Periodic conversations between employees and managers — which are an opportunity for management to hear from and evaluate employees — have largely replaced the venerable annual review. The annual performance review was an HR mainstay, beginning with the mass industrial employment of the past and continuing in a number of sectors until recently.
Why this annual ritual persisted — especially since neither the reviewer nor the reviewed found it very enjoyable — is anyone’s guess. It basically worked for the era it was designed for, when product cycles were longer.
Maybe it’s simply because humans, even when living in cities and working indoors for generations, still think in annual cycles. One full year simply feels like just about the right amount of time between thorough reviews.
But for better or for worse, the pace of business has been increasing for the past few decades. Ultimately, that pace has made it more challenging for organizations to meet with and review their teams every 12 months.
Adobe’s impact on the annual performance review
In 2012, Adobe was making a fundamental shift in its business model and offerings.
The company had prospered by offering products, developed over the course of 18 months to two years, to customers who bought once and had no further contact with Adobe unless they had a customer service problem.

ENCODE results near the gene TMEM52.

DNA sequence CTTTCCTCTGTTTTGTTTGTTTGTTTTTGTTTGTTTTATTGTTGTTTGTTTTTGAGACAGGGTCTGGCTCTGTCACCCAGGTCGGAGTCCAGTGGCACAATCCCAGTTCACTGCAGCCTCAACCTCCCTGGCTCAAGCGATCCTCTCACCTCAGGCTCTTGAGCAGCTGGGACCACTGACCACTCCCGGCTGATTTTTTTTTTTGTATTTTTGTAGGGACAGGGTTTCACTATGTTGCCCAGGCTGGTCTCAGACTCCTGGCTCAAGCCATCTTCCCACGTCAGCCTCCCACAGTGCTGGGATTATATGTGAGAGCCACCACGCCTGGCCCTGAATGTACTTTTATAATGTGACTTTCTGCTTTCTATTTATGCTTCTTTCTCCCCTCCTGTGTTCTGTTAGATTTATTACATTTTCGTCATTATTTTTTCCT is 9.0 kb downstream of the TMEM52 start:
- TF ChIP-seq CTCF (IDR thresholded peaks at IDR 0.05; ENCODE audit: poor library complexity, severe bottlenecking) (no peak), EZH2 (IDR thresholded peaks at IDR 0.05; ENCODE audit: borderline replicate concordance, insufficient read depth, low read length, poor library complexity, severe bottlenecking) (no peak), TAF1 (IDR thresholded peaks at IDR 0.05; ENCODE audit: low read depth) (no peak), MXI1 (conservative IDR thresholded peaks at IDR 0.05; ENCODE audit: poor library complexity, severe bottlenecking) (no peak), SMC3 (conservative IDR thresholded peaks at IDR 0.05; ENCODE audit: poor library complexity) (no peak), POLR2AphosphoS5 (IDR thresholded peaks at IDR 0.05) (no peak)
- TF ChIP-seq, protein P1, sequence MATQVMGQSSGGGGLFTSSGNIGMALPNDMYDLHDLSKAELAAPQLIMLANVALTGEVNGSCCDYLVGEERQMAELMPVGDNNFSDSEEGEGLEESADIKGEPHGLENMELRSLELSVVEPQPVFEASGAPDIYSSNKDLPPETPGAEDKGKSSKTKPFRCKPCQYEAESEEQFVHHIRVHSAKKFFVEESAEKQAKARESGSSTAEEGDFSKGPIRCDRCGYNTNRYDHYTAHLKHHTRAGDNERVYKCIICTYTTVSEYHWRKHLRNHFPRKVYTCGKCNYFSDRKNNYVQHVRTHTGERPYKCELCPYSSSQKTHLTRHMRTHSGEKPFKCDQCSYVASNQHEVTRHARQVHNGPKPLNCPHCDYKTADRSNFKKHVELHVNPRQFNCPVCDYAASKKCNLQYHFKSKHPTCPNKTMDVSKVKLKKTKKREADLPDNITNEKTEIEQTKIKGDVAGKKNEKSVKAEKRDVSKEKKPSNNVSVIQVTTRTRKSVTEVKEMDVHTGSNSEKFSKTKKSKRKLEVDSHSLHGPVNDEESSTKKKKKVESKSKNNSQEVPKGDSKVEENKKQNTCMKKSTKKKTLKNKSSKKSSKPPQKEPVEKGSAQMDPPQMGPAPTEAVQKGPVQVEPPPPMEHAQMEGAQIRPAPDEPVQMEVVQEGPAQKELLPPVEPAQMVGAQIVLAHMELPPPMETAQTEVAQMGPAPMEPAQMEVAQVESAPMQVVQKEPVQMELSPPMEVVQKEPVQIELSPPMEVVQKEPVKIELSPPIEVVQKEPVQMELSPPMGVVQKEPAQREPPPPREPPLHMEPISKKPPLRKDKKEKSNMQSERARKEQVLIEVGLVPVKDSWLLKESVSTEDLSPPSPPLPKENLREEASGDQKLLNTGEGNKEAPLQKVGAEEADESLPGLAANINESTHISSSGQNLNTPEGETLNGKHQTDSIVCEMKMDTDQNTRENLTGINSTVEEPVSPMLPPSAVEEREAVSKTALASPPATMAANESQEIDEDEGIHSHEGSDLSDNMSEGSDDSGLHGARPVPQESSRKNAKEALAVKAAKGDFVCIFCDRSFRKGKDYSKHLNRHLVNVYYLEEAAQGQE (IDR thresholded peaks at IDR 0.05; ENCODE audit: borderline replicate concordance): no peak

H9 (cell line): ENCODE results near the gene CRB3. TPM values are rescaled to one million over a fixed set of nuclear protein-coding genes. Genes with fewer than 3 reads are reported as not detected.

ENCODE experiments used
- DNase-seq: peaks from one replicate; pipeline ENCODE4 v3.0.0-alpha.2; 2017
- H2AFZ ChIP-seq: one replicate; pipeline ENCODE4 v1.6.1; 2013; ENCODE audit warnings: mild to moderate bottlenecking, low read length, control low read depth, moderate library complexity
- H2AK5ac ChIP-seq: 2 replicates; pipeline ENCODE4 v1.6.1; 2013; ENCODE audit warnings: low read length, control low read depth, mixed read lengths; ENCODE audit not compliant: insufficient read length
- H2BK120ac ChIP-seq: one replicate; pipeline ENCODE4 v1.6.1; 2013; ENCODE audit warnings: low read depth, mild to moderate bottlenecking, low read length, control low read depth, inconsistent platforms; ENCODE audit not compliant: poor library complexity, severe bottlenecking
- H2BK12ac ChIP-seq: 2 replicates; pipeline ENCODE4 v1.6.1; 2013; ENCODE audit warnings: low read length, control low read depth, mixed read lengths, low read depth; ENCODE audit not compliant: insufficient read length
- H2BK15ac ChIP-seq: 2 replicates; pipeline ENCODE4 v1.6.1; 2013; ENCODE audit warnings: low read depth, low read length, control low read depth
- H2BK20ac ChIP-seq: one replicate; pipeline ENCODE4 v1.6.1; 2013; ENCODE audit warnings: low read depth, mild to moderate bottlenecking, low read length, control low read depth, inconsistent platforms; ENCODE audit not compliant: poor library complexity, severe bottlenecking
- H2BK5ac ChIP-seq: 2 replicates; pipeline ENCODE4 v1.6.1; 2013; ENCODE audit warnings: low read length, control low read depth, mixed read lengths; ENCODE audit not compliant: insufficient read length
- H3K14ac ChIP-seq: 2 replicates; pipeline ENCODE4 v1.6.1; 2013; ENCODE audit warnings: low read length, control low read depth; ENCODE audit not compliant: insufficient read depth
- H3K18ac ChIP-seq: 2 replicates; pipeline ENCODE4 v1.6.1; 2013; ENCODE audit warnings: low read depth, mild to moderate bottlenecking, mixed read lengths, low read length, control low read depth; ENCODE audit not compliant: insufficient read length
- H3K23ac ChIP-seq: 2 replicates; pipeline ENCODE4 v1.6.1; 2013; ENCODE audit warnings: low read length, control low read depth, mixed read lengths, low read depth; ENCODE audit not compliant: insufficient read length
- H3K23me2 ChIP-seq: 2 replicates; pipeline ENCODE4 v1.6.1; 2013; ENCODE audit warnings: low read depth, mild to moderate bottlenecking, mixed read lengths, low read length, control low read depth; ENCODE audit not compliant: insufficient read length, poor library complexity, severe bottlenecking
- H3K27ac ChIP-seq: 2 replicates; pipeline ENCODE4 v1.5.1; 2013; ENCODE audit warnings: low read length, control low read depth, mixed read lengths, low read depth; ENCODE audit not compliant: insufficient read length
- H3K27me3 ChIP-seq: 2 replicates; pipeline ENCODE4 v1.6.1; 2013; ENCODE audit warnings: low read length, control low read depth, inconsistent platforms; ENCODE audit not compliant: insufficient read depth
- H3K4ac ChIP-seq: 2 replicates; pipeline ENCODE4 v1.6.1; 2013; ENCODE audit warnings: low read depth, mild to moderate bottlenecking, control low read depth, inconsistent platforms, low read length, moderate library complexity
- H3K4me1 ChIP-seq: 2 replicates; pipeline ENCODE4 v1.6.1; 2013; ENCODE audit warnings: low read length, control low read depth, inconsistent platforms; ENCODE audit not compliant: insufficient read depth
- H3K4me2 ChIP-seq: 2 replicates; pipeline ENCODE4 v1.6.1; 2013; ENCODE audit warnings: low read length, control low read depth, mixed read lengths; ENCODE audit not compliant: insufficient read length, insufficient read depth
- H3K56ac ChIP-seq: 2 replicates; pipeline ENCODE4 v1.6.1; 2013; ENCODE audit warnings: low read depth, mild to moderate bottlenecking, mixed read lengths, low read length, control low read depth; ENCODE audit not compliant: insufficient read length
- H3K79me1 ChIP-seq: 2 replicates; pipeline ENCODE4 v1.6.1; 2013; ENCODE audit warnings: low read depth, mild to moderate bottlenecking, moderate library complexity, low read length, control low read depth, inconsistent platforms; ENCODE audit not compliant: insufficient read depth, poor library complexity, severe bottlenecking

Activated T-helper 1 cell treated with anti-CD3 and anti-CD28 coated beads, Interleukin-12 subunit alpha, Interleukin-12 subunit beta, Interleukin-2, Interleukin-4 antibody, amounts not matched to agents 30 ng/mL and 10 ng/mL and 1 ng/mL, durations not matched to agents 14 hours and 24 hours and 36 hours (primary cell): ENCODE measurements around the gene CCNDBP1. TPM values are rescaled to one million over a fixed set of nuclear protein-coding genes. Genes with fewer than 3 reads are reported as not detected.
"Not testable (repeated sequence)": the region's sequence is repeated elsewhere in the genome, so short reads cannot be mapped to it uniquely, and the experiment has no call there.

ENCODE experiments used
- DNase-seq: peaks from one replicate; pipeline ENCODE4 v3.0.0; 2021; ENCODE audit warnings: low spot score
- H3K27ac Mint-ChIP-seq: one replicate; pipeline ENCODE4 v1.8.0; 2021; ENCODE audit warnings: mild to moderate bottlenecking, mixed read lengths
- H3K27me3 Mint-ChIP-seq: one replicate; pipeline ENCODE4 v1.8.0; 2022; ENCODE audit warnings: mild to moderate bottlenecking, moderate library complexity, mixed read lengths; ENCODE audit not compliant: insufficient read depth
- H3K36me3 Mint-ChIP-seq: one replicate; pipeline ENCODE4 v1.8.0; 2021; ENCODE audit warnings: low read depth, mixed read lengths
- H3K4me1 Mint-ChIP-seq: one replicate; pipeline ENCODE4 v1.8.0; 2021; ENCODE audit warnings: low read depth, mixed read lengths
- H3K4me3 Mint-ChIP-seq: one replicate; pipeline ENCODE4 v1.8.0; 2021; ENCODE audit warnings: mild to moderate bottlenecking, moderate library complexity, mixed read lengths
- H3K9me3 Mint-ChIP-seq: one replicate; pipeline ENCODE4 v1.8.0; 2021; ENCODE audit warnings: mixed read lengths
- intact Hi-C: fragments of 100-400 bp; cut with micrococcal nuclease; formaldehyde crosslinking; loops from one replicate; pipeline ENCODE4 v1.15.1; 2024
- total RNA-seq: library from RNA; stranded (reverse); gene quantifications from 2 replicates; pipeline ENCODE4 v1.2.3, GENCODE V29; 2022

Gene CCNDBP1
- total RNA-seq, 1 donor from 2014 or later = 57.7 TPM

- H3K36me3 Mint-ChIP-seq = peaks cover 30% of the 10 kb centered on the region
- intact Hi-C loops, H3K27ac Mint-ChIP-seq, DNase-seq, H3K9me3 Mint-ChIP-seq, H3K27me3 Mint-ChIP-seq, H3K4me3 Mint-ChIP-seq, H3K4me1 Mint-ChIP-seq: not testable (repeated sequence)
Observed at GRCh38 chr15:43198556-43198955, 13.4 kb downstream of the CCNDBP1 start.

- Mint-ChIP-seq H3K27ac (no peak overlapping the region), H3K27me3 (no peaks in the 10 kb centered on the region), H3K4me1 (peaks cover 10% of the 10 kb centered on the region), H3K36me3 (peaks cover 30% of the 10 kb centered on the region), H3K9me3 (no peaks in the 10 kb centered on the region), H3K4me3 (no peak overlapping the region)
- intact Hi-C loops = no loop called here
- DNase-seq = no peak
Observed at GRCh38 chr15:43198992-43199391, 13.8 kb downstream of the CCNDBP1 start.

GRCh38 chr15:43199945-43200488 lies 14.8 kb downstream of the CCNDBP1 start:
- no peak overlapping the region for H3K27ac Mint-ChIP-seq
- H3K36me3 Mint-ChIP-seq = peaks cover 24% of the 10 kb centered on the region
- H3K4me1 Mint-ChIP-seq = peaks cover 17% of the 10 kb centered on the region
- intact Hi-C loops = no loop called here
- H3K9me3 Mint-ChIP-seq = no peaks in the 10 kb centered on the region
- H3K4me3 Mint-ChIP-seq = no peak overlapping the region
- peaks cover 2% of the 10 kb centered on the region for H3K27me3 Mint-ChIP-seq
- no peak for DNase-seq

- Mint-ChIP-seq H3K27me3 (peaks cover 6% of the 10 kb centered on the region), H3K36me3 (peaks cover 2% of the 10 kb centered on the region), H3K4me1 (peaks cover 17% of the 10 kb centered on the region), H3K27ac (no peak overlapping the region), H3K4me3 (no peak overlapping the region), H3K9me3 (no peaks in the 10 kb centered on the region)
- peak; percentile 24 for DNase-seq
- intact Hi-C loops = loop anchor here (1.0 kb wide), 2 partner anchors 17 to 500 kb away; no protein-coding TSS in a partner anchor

But Adobe was transitioning into a cloud-based software company that planned to update its offering frequently to customers who paid for an ongoing subscription.
On a long list of what needed to change for Adobe to succeed with its strategy change was the annual performance review. The people in charge of Adobe’s People Resources (the company’s name for human resources) determined the annual performance review was unsuited to the company’s work going forward.
Annual reviews were a labor-intensive process. By Adobe’s estimate, it required an astounding 80,000 staff hours just to complete reviews of every employee — and that’s before the yearly meeting to discuss performance. Yet, for all the resources they invested, Adobe unintentionally discouraged good employees with its annual review process.
The result was a yearly spike in turnover when both solid employees who received less than stellar reviews — as well as certified all-stars seeking a faster pace — both quit. The process just didn’t match the kind of performance management the new business model required.
How the “check-in” replaced the annual review
Adobe’s top executive for People Resources inadvertently announced the end of the annual review. As it turned out, she was badly jet-lagged after a flight to India and let the news slip to a reporter from the Economic Times of India.
That slip of the tongue dramatically expedited the original plan to brief the CEO and the executive team before making an internal announcement. Within days, Adobe announced that it would radically rework the annual review. Adobe employees and managers had an opportunity to comment on what had and hadn’t worked before and to offer suggestions for a revised process.